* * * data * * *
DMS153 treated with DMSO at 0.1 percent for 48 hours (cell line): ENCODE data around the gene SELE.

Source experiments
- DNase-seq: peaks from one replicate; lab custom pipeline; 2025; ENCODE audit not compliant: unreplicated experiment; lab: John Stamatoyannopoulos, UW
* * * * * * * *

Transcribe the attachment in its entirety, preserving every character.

DMS153 treated with DMSO at 0.1 percent for 48 hours (cell line): ENCODE data around the gene SELE.

Source experiments
- DNase-seq: peaks from one replicate; lab custom pipeline; 2025; ENCODE audit not compliant: unreplicated experiment; lab: John Stamatoyannopoulos, UW